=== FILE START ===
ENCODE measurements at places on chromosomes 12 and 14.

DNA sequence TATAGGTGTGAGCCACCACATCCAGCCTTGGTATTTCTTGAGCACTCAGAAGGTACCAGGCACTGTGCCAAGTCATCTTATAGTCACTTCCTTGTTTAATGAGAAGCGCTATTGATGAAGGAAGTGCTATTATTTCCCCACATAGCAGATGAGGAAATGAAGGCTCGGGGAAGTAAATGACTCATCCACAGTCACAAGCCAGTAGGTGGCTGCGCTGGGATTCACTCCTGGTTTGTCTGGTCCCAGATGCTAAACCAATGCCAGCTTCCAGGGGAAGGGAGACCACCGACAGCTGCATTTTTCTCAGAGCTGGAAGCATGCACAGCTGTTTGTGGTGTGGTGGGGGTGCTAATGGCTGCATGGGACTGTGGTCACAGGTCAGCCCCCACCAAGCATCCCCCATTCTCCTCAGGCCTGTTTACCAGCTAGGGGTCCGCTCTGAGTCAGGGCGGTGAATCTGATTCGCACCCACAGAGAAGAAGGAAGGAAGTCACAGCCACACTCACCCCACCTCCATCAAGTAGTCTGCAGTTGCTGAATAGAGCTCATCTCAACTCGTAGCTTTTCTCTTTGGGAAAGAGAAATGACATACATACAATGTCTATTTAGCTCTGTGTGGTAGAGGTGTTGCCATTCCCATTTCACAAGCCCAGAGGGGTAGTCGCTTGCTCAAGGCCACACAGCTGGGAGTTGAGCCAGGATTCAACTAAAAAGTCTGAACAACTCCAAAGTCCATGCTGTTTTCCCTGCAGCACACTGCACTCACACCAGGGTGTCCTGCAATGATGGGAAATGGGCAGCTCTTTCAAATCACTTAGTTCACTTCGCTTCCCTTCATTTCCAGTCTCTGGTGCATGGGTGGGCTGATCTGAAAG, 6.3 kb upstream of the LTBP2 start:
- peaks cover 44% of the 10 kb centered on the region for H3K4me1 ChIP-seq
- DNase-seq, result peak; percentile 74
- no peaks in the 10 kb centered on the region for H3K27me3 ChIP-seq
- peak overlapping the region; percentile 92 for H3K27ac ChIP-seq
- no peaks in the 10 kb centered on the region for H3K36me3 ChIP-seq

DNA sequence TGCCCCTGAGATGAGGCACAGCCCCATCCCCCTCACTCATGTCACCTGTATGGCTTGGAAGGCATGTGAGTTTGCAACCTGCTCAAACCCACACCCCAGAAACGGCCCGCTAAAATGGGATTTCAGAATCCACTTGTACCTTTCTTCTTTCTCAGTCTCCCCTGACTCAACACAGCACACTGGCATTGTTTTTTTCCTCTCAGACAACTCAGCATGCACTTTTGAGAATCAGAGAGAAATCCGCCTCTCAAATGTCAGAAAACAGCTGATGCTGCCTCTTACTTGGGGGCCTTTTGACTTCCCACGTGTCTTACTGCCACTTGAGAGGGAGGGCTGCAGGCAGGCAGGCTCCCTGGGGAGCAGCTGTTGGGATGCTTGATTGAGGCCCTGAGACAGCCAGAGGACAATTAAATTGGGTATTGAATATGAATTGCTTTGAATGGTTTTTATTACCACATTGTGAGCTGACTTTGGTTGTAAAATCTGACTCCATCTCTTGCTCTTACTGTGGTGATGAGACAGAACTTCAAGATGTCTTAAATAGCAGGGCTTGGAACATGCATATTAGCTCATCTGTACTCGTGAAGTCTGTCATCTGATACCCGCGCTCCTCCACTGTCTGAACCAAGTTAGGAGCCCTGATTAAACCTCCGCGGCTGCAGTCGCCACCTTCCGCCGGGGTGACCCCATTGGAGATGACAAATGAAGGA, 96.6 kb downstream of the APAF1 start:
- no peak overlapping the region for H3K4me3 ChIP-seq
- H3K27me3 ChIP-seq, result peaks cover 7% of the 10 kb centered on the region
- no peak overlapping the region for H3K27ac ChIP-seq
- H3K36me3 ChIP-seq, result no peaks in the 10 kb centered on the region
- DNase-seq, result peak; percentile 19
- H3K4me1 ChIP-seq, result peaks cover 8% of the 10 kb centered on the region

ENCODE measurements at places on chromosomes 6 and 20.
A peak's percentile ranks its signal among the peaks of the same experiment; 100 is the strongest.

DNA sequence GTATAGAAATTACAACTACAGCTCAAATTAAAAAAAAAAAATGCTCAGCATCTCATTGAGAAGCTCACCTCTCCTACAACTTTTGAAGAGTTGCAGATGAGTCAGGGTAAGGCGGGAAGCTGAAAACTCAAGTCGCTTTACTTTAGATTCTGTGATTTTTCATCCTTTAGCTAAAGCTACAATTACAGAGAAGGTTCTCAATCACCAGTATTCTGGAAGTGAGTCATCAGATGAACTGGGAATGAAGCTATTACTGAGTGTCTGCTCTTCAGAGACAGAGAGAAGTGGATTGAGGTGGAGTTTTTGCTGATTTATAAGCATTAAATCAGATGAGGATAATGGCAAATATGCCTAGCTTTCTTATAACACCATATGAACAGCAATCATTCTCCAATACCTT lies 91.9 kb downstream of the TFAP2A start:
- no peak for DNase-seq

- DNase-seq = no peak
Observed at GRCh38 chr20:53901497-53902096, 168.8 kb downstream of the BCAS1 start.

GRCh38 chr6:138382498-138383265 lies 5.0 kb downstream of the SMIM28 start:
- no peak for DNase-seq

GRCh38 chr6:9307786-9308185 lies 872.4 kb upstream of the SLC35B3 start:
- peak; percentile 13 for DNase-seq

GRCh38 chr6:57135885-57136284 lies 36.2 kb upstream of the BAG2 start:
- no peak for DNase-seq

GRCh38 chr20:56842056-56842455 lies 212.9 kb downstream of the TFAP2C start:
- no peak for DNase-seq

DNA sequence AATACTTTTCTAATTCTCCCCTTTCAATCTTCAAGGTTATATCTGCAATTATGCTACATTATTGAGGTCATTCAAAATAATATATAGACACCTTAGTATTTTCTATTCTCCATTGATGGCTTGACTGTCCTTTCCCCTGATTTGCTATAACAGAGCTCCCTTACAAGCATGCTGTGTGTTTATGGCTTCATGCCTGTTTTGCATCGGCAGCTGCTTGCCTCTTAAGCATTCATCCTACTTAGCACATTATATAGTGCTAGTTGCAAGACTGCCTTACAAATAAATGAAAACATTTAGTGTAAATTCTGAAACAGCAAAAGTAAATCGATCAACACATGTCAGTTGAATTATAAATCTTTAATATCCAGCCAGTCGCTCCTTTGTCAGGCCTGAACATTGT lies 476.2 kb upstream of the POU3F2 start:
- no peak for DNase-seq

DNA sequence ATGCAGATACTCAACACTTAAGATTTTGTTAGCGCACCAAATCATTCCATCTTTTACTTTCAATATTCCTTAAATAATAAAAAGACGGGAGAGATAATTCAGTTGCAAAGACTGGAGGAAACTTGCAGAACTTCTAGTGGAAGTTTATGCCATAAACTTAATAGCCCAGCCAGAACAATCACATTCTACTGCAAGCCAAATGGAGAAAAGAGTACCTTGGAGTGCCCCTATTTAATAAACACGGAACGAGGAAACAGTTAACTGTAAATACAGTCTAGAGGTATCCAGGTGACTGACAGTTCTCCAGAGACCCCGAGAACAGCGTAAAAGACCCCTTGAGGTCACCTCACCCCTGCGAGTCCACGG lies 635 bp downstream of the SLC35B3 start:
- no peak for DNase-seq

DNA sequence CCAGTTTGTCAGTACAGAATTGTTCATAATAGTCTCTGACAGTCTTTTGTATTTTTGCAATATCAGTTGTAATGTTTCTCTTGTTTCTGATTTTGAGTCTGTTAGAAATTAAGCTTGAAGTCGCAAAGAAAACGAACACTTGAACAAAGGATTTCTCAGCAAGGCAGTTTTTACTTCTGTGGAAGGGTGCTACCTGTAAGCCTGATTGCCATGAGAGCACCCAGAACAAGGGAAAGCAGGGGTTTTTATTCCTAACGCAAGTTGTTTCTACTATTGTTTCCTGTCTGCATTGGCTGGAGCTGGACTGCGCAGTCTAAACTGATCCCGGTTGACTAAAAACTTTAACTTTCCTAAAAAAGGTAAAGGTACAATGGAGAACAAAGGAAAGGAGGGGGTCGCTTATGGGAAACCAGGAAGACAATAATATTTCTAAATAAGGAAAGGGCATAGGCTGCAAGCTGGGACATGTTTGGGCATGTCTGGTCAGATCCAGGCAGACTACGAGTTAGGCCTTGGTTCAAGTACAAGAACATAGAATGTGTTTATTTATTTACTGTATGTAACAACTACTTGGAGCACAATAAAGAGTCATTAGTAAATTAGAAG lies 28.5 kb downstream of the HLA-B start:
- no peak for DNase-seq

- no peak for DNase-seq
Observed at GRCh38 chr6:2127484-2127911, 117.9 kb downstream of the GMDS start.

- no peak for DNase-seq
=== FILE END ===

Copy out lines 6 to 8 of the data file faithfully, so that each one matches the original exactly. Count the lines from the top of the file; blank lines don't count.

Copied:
- peak overlapping the region; percentile 92 for H3K27ac ChIP-seq
- no peaks in the 10 kb centered on the region for H3K36me3 ChIP-seq

DNA sequence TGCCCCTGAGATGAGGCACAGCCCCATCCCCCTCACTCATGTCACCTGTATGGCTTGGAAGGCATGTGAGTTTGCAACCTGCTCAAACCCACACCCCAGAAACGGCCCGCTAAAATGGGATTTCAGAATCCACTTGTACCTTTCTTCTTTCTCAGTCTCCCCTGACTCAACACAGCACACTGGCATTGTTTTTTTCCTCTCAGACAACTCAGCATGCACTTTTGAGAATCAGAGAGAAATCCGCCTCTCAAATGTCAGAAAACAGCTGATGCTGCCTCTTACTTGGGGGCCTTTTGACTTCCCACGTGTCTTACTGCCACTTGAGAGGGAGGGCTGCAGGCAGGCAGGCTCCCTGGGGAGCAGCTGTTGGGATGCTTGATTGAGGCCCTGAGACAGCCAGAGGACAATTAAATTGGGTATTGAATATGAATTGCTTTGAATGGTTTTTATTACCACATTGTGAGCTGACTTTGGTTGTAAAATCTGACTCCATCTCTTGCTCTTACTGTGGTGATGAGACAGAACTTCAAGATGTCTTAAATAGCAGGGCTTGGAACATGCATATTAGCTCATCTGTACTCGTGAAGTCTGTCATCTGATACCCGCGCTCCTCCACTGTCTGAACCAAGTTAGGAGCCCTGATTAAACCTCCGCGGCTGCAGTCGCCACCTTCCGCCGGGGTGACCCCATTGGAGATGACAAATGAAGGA, 96.6 kb downstream of the APAF1 start: